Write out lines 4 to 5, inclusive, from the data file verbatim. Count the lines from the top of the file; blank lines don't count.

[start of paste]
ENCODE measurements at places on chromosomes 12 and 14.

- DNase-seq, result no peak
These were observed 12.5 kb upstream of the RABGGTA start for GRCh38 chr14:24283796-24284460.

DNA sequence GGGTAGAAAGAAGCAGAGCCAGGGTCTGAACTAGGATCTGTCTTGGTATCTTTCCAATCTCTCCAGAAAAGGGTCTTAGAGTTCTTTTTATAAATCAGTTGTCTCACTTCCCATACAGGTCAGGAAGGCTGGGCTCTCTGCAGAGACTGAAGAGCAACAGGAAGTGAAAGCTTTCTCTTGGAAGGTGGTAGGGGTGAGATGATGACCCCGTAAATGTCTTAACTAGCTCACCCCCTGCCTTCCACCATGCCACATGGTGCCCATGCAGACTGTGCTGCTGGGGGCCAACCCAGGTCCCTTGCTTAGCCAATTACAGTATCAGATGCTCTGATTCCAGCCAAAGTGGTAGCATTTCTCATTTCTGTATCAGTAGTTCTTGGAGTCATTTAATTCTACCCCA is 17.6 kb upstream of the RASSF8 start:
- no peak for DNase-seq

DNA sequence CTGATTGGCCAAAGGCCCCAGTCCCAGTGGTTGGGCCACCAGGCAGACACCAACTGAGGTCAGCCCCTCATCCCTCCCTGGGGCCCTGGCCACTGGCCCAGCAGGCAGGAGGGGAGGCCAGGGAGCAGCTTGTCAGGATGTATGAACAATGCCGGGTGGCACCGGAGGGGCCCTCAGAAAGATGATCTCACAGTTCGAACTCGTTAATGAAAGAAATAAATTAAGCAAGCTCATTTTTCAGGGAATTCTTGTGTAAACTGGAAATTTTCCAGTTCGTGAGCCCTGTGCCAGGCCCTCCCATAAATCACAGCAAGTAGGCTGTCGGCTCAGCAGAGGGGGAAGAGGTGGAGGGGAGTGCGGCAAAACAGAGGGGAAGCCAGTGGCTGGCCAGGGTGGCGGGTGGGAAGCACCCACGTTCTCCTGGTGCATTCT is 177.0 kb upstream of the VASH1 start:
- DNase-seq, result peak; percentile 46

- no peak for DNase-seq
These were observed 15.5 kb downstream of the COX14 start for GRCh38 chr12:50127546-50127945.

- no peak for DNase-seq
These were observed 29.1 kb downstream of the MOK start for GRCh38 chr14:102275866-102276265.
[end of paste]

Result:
DNA sequence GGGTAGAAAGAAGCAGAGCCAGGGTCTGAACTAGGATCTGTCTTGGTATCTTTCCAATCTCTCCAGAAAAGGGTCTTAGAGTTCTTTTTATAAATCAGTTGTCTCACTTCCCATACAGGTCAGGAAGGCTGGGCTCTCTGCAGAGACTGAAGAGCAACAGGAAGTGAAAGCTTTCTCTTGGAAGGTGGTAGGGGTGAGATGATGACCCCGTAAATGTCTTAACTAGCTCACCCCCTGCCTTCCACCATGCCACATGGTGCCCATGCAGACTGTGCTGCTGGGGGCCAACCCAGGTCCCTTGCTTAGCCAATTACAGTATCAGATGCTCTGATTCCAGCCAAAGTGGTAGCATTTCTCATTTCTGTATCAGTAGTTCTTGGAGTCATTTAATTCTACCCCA is 17.6 kb upstream of the RASSF8 start:
- no peak for DNase-seq